Dianne Reeves: A Virtuso Jazz Vocalist

 

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DIANNE REEVES APPEARS AT THE CHICAGO SYMPHONY JUNE 21. Click image for ticket info.

Dianne Reeves: A Virtuso Jazz Vocalist

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by Hermene Hartman

Dianne Reeves belongs in that pantheon of great female vocalists that includes Nancy Wilson, Billie Holiday, Dinah Washington, Carmen McRae and Nina Simone – even Lady Ella and Sassy Sarah Vaughan would not mind her being a member of their august entourage.
Reeves will appear in concert on Sunday, June 21, along with jazz virtuoso Gregory Porter, at the N’DIGO Foundation Scholarship Gala at the Chicago Symphony Center.

A once-in-a-generation talent like her peers mentioned above, Reeves is the pre-eminent jazz vocalist in the world today, which is certainly borne out by the hardware she has accumulated as a five-time Grammy Award winner.

As a result of her breathtaking virtuosity, improvisational prowess, and unique jazz and R&B stylings, Reeves has received the Grammy Award for Best Jazz Vocal Performance for three consecutive albums – that is a Grammy first for any singer in any vocal category.

Dianne Reeves is a five time grammy award winner. .

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Ms. Reeves is the pre-eminent jazz vocalist in the world today. Click to listen.

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Those albums were: 2001’s In The Moment – Live in Concert; 2002’s The Calling: celebrating Sarah Vaughan; and 2004’s A Little Moonlight.
Her fourth Grammy came in 2006 for the soundtrack of George Clooney’s six-time Academy Award nominated movie Good Night, and Good Luck. Reeves was featured throughout the movie and performed every song on the soundtrack.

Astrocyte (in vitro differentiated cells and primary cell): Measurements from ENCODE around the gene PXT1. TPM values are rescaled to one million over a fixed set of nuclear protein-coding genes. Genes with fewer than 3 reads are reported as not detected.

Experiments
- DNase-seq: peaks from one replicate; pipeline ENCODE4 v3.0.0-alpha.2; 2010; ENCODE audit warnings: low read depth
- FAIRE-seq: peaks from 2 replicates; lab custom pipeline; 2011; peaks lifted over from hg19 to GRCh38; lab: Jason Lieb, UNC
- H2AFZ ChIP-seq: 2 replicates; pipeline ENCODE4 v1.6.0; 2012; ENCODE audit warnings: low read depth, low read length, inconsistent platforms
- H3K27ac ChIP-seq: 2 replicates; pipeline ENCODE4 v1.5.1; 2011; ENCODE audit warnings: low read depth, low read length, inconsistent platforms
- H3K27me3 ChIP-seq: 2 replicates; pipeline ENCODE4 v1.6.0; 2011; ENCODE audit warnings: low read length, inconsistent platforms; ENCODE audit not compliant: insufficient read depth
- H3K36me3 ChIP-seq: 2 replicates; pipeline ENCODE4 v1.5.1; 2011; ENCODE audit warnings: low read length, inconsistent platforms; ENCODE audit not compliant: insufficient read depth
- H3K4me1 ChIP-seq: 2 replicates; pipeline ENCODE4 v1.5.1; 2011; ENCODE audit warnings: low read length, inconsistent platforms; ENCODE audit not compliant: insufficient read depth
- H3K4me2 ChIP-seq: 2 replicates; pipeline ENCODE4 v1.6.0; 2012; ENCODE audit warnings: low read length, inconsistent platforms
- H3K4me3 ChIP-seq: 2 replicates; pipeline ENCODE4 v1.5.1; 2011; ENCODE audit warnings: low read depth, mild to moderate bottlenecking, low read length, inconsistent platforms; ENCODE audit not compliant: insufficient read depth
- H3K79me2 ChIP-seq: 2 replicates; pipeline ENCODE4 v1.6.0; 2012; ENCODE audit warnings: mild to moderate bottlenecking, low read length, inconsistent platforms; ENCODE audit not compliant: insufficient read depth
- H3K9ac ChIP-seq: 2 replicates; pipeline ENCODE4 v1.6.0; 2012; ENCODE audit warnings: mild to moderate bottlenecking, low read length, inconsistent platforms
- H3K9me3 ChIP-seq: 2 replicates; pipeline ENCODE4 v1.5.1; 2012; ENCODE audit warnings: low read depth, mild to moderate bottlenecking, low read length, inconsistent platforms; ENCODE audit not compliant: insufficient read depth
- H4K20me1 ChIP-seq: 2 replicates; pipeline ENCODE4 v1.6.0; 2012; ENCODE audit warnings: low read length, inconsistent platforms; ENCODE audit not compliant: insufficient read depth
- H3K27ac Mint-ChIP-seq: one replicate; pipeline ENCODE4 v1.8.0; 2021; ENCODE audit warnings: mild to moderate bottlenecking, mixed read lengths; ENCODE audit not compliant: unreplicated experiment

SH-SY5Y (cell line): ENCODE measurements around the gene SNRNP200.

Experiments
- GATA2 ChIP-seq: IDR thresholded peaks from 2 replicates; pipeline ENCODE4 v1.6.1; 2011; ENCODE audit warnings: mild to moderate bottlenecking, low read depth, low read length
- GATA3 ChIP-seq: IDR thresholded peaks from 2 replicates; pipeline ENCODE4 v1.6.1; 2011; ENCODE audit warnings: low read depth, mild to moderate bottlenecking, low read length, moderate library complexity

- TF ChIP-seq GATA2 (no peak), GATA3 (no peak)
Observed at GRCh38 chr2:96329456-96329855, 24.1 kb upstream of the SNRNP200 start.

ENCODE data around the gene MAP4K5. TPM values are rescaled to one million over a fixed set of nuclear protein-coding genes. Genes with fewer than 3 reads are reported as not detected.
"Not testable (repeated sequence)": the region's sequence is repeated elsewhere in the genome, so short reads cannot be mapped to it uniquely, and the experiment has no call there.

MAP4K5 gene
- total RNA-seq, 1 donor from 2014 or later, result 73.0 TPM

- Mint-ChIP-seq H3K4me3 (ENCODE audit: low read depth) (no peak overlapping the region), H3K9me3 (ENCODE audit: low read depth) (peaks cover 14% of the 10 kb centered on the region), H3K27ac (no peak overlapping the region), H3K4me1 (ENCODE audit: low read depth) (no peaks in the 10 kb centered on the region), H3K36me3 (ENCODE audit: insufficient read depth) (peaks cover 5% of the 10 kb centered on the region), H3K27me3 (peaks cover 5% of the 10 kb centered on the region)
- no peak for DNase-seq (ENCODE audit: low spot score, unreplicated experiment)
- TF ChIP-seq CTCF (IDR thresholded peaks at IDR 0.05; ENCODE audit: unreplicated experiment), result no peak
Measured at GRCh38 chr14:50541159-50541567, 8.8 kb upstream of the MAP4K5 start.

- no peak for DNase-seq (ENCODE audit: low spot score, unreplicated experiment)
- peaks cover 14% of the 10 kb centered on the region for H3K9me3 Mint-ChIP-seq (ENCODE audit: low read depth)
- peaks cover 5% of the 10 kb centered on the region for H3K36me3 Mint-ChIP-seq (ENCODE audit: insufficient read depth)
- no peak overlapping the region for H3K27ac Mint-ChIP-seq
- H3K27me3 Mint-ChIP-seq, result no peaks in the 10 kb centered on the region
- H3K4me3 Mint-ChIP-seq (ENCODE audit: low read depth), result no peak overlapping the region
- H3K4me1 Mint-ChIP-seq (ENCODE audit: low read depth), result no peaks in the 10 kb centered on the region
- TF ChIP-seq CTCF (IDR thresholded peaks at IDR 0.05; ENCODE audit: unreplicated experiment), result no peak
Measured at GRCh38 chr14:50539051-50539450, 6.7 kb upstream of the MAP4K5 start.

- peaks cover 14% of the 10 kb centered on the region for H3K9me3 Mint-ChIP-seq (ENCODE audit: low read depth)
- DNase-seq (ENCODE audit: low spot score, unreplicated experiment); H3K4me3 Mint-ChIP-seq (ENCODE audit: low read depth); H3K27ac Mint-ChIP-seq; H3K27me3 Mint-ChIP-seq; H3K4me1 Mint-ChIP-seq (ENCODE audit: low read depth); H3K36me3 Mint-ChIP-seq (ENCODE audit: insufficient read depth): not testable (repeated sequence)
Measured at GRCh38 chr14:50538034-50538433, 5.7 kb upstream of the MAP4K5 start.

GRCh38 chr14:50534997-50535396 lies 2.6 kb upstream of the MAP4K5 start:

Just this year, she received her fifth Best Jazz Vocal Grammy for her album, Beautiful Life, which showcases Reeves’ sublime gifts in what is a melding of R&B, Latin and pop elements within the framework of 21st Century jazz.
Produced by ultra-talented Terri Lyne Carrington, Beautiful Life was Reeves first album in five years and features an all-star cast that includes bassists Esperanza Spalding and Richard Bona, vocalists Gregory Porter and Lalah Hathaway, pianists Robert Glasper and Gerald Clayton, and Reeves’ cousin and frequent longtime collaborator, the late George Duke.
“At its essence, life is beautiful and I wanted to celebrate that which is too often overlooked,” Reeves says of the album, but it actually holds a deeper significance for the singer after she experienced two major deaths.
Five years ago, she returned home to help care for her ailing mother, who died in 2012 after battling breast cancer. Then, in August of 2013, Reeves lost George Duke to chronic lymphocytic leukemia.
Reeves says, “The title of the record is a tribute to really close people in my life who made transitions. I got to share this incredible time with them and learn and be a better person because of them.”